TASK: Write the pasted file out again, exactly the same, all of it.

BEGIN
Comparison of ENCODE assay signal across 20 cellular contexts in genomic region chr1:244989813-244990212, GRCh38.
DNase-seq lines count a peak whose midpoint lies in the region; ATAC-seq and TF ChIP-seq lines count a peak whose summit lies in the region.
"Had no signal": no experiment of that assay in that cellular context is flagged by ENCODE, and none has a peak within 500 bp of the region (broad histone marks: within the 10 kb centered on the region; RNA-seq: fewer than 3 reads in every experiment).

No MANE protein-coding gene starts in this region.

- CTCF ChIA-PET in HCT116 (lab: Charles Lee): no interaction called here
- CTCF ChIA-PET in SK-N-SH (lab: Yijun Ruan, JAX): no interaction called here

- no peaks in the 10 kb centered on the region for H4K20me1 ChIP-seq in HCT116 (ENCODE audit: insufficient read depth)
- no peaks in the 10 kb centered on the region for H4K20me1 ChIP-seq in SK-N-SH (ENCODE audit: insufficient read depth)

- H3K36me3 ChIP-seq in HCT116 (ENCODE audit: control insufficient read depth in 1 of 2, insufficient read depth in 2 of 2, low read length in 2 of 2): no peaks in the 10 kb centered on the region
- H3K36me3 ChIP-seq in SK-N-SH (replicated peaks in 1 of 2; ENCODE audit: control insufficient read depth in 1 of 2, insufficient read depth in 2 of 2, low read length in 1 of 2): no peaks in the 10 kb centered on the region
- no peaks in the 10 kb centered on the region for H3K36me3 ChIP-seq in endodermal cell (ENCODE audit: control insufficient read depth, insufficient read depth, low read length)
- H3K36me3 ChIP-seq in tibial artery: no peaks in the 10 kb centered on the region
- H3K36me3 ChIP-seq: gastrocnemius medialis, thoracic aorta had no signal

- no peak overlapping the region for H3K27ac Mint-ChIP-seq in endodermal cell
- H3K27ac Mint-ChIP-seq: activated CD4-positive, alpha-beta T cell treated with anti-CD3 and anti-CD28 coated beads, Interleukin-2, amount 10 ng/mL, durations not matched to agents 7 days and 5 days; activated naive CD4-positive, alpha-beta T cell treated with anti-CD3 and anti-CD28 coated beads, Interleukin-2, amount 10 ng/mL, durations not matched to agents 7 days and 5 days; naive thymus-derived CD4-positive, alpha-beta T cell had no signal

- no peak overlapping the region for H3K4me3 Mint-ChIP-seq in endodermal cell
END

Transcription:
Comparison of ENCODE assay signal across 20 cellular contexts in genomic region chr1:244989813-244990212, GRCh38.
DNase-seq lines count a peak whose midpoint lies in the region; ATAC-seq and TF ChIP-seq lines count a peak whose summit lies in the region.
"Had no signal": no experiment of that assay in that cellular context is flagged by ENCODE, and none has a peak within 500 bp of the region (broad histone marks: within the 10 kb centered on the region; RNA-seq: fewer than 3 reads in every experiment).

No MANE protein-coding gene starts in this region.

- CTCF ChIA-PET in HCT116 (lab: Charles Lee): no interaction called here
- CTCF ChIA-PET in SK-N-SH (lab: Yijun Ruan, JAX): no interaction called here

- no peaks in the 10 kb centered on the region for H4K20me1 ChIP-seq in HCT116 (ENCODE audit: insufficient read depth)
- no peaks in the 10 kb centered on the region for H4K20me1 ChIP-seq in SK-N-SH (ENCODE audit: insufficient read depth)

- H3K36me3 ChIP-seq in HCT116 (ENCODE audit: control insufficient read depth in 1 of 2, insufficient read depth in 2 of 2, low read length in 2 of 2): no peaks in the 10 kb centered on the region
- H3K36me3 ChIP-seq in SK-N-SH (replicated peaks in 1 of 2; ENCODE audit: control insufficient read depth in 1 of 2, insufficient read depth in 2 of 2, low read length in 1 of 2): no peaks in the 10 kb centered on the region
- no peaks in the 10 kb centered on the region for H3K36me3 ChIP-seq in endodermal cell (ENCODE audit: control insufficient read depth, insufficient read depth, low read length)
- H3K36me3 ChIP-seq in tibial artery: no peaks in the 10 kb centered on the region
- H3K36me3 ChIP-seq: gastrocnemius medialis, thoracic aorta had no signal

- no peak overlapping the region for H3K27ac Mint-ChIP-seq in endodermal cell
- H3K27ac Mint-ChIP-seq: activated CD4-positive, alpha-beta T cell treated with anti-CD3 and anti-CD28 coated beads, Interleukin-2, amount 10 ng/mL, durations not matched to agents 7 days and 5 days; activated naive CD4-positive, alpha-beta T cell treated with anti-CD3 and anti-CD28 coated beads, Interleukin-2, amount 10 ng/mL, durations not matched to agents 7 days and 5 days; naive thymus-derived CD4-positive, alpha-beta T cell had no signal

- no peak overlapping the region for H3K4me3 Mint-ChIP-seq in endodermal cell